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Unitized Systems Are Raising the Level and
Complexity of Curtain-Wall Design
Factory-built components let architects achieve the quality clients now demand
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By Sara Hart



Use the following learning objectives to focus your study while reading this month’s ARCHITECTURAL RECORD / AIA Continuing Education article.

Learning Objective:
After reading this article, you will be able to:

1. List the benefits of unitized construction systems.

2. Describe how unitized systems differ from stick building.

3. Discuss the collaboration of disciplines required of unitized construction.

Facade engineering has always been science. Now it’s art, too. As reported in this magazine last August, a building’s skin is no longer a passive wrapper articulated with spandrels, mullions, and low-e glazing. Because of growing client demands and technological innovations, making a curtain wall now requires a team of collaborators—designers, engineers, and fabricators. The linear path to creation has been supplanted by integrated teamwork.


A staircase behind the Burberry facade creates a zone that enlivens the showrooms for several floors, blurring the line between inside and out.
Photography: © Chun Lai Photography


This developing paradigm of collaboration is the logical consequence of a shift away from so-called stick building to unitized systems, especially in those projects that require small margins of error and demand a high level of craftsmanship. Whereas in stick construction everything is done in the field, as raw materials are processed and assembled on-site, much of unitized construction takes place off-site. The facade is engineered as a system of components, which are fabricated in the controlled environment of a factory or workshop. The components are shipped to the site, where they are usually hoisted into place by cranes and connected to each other.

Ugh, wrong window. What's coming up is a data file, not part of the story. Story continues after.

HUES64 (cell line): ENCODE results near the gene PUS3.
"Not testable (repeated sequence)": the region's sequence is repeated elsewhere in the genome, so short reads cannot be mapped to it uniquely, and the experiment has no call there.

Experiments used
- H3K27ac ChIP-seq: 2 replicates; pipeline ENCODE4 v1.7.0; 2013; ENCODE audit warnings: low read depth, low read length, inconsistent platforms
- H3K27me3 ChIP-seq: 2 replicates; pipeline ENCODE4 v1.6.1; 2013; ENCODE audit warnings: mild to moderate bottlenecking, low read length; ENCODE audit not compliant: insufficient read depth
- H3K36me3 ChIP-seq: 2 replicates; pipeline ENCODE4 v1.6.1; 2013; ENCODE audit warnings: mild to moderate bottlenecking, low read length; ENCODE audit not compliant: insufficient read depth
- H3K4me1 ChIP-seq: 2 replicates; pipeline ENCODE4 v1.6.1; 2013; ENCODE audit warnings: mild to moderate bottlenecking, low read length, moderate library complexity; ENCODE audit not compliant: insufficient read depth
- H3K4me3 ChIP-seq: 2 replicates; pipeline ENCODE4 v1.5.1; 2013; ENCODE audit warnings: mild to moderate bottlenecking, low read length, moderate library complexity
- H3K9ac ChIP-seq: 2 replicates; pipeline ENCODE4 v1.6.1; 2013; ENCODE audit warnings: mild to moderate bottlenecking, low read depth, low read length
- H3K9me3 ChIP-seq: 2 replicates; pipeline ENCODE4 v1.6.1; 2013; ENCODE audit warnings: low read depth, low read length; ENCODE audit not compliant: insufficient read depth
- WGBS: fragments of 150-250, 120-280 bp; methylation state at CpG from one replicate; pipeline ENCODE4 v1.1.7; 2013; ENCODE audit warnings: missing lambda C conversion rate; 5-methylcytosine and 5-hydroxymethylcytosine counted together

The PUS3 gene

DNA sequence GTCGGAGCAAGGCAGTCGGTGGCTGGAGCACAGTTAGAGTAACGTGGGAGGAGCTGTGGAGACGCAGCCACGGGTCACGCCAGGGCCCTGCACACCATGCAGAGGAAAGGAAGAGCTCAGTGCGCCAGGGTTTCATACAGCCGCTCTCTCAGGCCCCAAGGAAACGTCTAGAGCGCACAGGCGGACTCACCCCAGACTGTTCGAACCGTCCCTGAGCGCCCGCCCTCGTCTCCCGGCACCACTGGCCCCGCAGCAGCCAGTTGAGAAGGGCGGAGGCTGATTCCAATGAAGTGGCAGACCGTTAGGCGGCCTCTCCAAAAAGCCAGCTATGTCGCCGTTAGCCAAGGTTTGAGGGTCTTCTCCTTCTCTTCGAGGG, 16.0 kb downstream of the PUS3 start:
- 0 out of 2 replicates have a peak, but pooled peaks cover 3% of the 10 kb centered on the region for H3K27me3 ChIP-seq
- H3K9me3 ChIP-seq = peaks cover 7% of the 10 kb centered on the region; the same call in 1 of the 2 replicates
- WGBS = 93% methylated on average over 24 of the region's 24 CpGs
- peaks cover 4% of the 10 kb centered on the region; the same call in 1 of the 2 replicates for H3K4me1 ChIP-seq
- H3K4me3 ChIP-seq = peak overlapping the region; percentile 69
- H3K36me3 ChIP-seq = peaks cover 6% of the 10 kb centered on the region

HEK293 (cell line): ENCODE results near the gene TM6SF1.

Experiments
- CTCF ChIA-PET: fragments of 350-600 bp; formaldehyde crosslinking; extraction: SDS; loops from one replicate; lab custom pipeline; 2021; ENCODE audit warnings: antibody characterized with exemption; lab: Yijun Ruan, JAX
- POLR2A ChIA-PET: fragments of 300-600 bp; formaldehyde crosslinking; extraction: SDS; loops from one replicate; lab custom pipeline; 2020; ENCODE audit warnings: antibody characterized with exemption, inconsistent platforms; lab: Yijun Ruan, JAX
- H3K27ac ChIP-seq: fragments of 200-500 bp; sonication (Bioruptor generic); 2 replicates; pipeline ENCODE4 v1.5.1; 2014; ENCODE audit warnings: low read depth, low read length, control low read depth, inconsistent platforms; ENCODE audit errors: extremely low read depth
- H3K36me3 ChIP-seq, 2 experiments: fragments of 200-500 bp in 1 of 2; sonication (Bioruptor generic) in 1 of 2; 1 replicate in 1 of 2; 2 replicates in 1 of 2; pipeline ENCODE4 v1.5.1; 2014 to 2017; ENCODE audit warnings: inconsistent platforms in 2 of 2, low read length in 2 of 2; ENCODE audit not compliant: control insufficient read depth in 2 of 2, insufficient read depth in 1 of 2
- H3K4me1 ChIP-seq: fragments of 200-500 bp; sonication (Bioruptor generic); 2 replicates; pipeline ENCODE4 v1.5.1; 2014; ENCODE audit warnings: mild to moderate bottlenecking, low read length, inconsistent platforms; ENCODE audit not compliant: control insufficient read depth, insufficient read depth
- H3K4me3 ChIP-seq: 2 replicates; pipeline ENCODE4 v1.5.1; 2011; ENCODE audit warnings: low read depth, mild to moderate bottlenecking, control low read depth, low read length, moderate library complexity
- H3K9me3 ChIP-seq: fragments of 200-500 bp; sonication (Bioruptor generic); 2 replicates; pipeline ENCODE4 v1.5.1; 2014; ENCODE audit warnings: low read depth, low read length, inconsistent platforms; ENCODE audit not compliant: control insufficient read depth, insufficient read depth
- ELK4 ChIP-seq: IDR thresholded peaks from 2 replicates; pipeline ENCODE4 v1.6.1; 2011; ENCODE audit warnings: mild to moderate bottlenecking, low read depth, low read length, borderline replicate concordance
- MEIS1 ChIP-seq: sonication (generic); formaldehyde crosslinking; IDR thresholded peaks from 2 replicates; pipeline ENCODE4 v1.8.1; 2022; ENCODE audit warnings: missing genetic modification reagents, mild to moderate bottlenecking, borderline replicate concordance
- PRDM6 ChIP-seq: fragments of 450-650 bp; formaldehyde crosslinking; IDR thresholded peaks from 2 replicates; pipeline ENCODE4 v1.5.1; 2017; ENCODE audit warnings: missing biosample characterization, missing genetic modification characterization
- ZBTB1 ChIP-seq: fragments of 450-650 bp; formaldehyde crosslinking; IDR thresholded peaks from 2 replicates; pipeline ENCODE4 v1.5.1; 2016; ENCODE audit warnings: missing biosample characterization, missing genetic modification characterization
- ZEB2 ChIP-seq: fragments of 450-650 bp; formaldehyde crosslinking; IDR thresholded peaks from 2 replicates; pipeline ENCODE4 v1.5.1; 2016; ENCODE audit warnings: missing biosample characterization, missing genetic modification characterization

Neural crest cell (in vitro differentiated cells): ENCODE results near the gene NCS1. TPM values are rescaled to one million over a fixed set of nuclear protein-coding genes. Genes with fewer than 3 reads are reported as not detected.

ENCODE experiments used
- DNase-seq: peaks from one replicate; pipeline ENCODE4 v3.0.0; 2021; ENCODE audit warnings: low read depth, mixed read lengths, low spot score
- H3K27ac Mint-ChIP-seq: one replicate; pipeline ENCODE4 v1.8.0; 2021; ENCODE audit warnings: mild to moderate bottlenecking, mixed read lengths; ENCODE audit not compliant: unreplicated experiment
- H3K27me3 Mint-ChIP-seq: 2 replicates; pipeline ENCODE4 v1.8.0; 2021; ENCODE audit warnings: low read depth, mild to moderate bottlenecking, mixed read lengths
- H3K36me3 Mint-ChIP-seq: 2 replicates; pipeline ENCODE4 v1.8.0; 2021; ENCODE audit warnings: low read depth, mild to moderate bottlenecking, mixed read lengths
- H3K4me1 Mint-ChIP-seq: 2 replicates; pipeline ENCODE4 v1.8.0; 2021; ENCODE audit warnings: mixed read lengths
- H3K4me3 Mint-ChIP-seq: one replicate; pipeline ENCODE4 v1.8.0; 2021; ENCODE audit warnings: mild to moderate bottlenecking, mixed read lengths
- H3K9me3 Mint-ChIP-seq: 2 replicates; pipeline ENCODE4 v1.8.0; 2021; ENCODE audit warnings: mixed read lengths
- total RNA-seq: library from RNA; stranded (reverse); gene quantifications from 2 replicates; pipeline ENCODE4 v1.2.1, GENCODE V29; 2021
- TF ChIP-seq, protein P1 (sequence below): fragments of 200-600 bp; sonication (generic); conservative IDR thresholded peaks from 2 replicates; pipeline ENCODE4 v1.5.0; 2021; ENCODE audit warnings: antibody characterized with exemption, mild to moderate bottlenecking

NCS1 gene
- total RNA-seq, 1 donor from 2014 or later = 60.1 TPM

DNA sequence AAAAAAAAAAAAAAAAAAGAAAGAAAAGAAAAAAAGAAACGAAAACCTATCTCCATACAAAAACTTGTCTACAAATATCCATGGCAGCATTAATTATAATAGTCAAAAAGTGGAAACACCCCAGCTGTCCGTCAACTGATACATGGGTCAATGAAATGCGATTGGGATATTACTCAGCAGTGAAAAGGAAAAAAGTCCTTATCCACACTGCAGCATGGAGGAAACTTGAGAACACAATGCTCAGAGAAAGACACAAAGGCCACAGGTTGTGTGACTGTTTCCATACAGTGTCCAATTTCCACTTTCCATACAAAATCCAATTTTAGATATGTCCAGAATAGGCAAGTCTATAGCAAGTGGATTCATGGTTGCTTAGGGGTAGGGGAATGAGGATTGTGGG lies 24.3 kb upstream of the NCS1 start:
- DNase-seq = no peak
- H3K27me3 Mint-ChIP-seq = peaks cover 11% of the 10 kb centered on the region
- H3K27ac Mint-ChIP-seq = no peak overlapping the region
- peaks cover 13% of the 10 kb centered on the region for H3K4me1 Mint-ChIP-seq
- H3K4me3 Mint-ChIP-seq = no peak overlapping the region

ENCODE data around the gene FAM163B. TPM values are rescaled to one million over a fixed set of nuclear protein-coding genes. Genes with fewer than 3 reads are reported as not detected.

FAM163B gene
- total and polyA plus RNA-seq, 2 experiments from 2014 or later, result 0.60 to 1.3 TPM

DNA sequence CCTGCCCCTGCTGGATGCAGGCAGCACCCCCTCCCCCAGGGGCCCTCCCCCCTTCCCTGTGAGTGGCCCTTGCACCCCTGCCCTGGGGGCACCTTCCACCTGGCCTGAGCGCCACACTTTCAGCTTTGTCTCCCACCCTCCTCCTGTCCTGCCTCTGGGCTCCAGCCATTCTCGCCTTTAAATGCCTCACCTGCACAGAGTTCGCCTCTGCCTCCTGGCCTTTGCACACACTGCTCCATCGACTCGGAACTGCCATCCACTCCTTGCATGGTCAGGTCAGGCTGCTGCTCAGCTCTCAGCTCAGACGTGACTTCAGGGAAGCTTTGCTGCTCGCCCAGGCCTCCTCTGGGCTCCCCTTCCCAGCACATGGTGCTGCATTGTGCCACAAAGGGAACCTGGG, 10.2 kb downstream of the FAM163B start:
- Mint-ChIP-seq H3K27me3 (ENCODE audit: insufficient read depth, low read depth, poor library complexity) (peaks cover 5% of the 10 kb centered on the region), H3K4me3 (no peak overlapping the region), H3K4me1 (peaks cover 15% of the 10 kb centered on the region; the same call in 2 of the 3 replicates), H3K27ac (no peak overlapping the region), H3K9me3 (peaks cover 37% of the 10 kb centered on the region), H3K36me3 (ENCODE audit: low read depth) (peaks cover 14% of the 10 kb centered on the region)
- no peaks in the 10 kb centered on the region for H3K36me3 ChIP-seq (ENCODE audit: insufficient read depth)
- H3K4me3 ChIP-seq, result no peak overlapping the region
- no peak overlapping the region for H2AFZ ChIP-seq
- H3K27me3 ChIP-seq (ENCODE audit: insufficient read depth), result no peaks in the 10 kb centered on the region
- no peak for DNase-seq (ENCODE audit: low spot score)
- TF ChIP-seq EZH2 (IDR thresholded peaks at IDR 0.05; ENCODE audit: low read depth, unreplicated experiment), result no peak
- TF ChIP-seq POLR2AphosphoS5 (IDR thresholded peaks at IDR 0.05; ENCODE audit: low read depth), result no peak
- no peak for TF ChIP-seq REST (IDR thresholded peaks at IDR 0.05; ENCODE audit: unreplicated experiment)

Unitized construction is particularly well suited to the demand for high thermal performance, weather tightness, and increasingly, quality detailing. Although quite different in program and execution, the success of all three projects discussed here depended on a close collaboration among all the disciplines.


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